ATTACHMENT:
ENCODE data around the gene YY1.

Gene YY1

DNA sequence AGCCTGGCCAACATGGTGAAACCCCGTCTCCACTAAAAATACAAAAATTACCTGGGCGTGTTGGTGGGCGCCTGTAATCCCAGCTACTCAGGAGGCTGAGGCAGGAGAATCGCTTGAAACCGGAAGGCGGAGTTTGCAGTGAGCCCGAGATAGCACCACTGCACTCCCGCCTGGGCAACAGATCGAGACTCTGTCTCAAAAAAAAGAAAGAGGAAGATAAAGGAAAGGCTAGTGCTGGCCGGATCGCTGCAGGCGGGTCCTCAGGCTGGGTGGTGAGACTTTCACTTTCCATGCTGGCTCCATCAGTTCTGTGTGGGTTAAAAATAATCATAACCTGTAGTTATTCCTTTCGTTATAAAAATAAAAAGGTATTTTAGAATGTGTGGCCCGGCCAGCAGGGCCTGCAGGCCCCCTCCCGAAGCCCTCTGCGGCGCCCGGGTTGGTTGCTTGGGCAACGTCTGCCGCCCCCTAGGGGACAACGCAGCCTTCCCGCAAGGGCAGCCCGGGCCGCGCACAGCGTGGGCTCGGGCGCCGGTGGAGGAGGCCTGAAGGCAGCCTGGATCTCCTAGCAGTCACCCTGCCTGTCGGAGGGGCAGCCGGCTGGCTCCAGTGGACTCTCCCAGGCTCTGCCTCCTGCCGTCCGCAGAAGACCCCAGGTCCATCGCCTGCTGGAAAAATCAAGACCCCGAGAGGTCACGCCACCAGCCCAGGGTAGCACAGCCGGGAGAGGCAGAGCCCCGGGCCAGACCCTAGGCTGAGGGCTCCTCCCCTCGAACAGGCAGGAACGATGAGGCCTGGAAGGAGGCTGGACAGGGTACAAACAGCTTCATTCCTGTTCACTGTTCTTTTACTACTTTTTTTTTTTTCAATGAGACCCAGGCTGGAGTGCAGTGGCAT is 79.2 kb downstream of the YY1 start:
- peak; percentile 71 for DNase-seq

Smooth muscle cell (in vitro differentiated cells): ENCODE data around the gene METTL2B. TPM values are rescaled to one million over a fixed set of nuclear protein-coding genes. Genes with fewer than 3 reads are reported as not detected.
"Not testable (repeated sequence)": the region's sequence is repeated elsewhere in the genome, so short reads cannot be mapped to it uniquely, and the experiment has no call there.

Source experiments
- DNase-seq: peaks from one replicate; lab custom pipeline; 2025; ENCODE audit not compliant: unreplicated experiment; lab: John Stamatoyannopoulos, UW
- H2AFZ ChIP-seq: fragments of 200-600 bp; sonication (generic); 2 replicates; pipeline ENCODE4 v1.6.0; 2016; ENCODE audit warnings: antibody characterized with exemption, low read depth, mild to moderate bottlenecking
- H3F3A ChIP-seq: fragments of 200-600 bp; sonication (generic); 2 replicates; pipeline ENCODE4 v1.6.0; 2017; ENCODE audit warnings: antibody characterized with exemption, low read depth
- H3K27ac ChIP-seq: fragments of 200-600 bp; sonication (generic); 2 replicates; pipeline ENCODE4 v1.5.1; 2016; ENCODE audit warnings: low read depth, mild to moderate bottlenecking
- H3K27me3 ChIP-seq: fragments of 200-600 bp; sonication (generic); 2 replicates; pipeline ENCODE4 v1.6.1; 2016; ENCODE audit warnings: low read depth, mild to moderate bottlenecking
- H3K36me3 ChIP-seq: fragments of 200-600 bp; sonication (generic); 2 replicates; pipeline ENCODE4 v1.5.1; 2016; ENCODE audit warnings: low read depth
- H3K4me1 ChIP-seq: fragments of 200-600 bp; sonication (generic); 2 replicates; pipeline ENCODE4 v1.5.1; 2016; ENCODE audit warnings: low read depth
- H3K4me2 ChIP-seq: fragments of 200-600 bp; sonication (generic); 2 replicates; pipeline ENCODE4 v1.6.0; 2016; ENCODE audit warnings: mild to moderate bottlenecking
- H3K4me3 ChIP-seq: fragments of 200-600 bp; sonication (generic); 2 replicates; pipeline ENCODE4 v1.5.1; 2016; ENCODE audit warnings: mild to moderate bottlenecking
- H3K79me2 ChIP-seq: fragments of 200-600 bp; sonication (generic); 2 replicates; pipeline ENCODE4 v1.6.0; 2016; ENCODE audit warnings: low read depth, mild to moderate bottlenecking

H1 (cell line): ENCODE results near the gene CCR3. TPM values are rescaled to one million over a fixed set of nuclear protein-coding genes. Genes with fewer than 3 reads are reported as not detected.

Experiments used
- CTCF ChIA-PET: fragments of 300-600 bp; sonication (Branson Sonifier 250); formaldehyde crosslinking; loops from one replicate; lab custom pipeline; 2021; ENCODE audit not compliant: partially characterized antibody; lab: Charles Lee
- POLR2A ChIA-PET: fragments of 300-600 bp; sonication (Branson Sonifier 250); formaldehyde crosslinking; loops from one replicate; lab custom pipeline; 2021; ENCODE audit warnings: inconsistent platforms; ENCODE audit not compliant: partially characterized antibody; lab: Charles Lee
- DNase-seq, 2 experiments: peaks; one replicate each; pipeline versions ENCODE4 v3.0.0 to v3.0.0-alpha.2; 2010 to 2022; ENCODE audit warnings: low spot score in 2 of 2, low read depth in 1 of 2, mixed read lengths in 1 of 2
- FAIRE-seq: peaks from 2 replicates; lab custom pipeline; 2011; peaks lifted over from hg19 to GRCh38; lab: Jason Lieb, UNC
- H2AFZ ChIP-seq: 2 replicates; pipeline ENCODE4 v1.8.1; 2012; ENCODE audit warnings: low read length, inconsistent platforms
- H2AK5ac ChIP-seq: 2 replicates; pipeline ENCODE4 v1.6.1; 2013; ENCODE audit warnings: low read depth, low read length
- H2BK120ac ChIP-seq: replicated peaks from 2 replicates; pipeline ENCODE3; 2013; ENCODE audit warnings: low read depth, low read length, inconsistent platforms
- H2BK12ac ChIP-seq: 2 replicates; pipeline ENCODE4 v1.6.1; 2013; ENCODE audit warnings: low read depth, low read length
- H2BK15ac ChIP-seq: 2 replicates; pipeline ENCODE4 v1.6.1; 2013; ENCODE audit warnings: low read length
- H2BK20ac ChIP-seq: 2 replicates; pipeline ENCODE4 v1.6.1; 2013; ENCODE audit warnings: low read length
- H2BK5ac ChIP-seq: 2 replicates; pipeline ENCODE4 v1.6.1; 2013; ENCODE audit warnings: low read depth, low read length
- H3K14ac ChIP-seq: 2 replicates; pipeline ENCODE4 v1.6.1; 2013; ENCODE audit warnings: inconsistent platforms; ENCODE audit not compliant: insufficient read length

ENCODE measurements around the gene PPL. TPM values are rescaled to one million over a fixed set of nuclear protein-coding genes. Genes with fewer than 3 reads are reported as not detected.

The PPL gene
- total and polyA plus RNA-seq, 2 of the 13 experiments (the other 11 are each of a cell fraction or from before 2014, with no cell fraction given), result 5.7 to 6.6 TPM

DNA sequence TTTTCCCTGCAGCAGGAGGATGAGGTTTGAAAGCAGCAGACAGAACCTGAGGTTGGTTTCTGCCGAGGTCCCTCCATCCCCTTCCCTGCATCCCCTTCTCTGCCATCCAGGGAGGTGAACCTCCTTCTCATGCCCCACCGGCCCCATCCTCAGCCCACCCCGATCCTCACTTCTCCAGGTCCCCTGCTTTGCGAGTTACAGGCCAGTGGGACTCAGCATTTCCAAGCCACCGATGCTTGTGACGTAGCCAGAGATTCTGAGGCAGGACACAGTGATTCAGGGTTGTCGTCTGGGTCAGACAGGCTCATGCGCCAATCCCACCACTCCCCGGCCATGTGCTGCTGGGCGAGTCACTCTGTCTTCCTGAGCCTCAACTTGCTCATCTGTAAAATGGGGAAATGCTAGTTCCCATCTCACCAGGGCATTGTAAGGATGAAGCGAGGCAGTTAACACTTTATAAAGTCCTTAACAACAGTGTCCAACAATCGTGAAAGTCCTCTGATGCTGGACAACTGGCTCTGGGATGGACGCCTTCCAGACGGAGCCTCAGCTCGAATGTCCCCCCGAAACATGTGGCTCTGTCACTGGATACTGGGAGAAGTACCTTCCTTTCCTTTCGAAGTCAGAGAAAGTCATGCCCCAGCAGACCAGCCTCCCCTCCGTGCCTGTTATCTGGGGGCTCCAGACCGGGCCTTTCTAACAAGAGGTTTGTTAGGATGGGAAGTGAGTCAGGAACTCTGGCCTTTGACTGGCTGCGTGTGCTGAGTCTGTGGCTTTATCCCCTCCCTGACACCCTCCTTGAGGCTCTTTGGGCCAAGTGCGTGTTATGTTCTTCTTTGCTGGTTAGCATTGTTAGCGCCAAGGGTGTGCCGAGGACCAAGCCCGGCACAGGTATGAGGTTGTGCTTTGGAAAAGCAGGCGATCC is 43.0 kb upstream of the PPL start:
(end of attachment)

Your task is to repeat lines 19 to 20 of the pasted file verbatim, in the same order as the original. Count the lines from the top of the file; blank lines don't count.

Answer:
Experiments used
- CTCF ChIA-PET: fragments of 300-600 bp; sonication (Branson Sonifier 250); formaldehyde crosslinking; loops from one replicate; lab custom pipeline; 2021; ENCODE audit not compliant: partially characterized antibody; lab: Charles Lee